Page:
Social network analysis is playing an increasingly important role in sociological studies. At the same time, new technologies such as wearable sensors make it possible to collect new types of social network data. We employed RFID tags to capture face-to-face interactions of participants of two consecutive Ph.D. retreats of a graduate school on climate research. We use this data in order to explore how it may support ethnographic observations and to gain further insights on scholarly interactions. The unique feature of the data is the opportunity to distinguish short and long conversations, which often have a different nature from a sociological point of view. Furthermore, an advantage of this data is the availability of socio-demographic, research-related, and situational attributes of participants. We show that, even though an interaction partner is often found rather randomly during coffee breaks of retreats, a strong homophily between participants from the same institutions or research areas exists. We identify cores of the networks and participants who play ambassador roles between communities, e.g., persons who visit the retreat for the second time are more likely to be ambassadors. Overall, we show the usefulness and potential of RFID tags for scientometric studies.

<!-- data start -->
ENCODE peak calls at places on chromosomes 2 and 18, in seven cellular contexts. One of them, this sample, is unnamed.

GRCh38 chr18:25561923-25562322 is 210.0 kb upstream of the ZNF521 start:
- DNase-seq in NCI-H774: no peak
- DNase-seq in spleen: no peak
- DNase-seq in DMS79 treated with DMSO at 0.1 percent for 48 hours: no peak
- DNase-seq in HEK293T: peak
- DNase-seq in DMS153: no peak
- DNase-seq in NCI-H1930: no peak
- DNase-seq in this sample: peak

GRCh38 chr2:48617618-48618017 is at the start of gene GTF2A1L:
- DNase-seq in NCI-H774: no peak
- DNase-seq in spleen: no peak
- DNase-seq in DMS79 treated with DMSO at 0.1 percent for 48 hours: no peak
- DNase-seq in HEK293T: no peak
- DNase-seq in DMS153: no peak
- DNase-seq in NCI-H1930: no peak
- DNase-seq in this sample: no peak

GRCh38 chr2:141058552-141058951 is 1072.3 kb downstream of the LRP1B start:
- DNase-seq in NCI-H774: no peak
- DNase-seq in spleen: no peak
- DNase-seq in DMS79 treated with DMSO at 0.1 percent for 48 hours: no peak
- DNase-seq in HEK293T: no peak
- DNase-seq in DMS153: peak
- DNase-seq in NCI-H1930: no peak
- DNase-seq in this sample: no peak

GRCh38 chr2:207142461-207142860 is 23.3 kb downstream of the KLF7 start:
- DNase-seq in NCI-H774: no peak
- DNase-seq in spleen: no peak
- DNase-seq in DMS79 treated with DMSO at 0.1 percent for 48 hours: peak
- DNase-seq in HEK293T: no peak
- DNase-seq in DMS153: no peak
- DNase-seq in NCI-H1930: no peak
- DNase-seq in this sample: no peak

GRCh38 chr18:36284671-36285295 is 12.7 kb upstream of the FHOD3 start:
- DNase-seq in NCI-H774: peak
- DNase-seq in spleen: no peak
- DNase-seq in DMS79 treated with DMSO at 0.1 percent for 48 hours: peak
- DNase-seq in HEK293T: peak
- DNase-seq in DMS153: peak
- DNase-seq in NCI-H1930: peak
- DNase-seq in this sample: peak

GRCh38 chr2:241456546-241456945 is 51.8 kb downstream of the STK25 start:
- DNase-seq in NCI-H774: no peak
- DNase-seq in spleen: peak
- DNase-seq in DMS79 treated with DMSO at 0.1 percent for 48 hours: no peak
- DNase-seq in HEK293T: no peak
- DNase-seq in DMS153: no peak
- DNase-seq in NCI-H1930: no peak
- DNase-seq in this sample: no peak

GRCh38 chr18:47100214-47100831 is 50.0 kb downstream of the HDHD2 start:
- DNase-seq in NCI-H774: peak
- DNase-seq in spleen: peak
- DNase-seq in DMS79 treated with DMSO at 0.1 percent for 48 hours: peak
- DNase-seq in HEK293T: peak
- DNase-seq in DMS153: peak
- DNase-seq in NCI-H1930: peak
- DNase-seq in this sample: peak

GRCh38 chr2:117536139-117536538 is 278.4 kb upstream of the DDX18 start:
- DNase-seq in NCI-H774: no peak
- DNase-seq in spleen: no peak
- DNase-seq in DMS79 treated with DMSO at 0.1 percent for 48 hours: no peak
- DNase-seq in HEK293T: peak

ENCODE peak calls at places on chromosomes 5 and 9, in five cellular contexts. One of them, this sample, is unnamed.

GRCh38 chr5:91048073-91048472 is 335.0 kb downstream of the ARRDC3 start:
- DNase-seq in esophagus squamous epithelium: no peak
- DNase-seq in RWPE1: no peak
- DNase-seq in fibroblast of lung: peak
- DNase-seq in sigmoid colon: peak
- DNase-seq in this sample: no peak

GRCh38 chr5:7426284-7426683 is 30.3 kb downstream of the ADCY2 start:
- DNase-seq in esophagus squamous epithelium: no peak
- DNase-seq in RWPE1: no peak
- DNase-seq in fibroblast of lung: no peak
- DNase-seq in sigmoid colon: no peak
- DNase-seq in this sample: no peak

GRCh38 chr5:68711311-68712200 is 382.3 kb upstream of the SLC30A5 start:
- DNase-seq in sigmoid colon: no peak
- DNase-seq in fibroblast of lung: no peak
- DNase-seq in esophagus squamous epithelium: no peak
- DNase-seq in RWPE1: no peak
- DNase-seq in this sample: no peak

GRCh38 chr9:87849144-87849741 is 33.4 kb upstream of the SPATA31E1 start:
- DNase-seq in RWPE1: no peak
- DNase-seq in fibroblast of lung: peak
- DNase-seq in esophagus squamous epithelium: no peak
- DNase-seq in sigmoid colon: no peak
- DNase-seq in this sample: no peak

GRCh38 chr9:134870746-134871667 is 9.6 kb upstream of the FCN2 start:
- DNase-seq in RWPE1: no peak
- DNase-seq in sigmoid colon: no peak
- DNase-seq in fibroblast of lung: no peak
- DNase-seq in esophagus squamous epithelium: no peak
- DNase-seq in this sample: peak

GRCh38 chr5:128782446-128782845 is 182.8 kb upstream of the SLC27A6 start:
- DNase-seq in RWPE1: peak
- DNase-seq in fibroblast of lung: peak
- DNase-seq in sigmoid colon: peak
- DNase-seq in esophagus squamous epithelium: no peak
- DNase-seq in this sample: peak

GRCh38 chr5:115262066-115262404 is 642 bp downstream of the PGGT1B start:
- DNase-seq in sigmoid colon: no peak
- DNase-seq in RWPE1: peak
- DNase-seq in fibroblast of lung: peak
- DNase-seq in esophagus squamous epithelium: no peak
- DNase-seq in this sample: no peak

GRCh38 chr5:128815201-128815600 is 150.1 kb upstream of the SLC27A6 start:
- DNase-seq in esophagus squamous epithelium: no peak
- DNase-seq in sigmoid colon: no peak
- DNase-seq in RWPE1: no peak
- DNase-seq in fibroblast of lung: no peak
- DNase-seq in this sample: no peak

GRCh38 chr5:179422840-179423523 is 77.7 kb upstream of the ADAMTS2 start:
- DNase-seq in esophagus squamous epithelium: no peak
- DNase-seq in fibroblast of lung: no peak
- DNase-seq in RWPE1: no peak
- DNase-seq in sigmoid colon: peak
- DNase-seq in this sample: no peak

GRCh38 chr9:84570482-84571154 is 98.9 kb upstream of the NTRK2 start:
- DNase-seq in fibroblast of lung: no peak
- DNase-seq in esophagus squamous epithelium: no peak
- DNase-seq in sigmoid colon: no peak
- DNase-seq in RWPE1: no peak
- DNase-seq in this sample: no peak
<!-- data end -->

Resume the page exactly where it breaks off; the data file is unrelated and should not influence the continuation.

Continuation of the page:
Social studies of scholarly life with sensor-based ethnographic observations | SpringerLink

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